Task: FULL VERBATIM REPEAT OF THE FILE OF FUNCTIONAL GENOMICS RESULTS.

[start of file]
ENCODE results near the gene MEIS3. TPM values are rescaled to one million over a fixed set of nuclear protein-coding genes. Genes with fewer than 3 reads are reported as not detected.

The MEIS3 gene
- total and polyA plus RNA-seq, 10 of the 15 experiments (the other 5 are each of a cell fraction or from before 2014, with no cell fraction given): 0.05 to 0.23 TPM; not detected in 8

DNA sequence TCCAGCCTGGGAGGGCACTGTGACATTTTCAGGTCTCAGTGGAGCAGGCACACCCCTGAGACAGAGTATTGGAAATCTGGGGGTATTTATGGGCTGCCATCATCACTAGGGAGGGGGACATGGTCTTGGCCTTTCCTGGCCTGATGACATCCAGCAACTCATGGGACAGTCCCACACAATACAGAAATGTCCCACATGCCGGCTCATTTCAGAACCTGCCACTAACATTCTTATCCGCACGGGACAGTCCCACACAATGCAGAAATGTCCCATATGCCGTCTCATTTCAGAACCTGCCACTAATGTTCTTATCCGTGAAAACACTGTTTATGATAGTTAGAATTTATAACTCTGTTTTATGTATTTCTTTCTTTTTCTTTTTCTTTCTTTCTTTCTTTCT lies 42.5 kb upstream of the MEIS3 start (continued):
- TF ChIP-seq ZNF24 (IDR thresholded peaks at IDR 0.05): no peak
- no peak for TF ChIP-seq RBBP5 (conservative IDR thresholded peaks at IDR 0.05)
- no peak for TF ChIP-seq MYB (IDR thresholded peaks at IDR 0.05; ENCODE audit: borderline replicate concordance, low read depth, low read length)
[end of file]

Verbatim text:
ENCODE results near the gene MEIS3. TPM values are rescaled to one million over a fixed set of nuclear protein-coding genes. Genes with fewer than 3 reads are reported as not detected.

The MEIS3 gene
- total and polyA plus RNA-seq, 10 of the 15 experiments (the other 5 are each of a cell fraction or from before 2014, with no cell fraction given): 0.05 to 0.23 TPM; not detected in 8

DNA sequence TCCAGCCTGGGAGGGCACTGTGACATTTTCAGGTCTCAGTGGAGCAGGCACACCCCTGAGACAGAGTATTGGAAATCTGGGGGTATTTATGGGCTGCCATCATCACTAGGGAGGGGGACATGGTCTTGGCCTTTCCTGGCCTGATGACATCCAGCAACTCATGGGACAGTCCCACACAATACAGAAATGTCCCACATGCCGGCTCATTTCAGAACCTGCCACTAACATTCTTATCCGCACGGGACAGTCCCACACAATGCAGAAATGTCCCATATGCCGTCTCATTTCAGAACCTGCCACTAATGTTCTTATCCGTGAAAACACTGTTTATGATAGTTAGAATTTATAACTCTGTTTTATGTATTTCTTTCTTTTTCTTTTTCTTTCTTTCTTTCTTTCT lies 42.5 kb upstream of the MEIS3 start (continued):
- TF ChIP-seq ZNF24 (IDR thresholded peaks at IDR 0.05): no peak
- no peak for TF ChIP-seq RBBP5 (conservative IDR thresholded peaks at IDR 0.05)
- no peak for TF ChIP-seq MYB (IDR thresholded peaks at IDR 0.05; ENCODE audit: borderline replicate concordance, low read depth, low read length)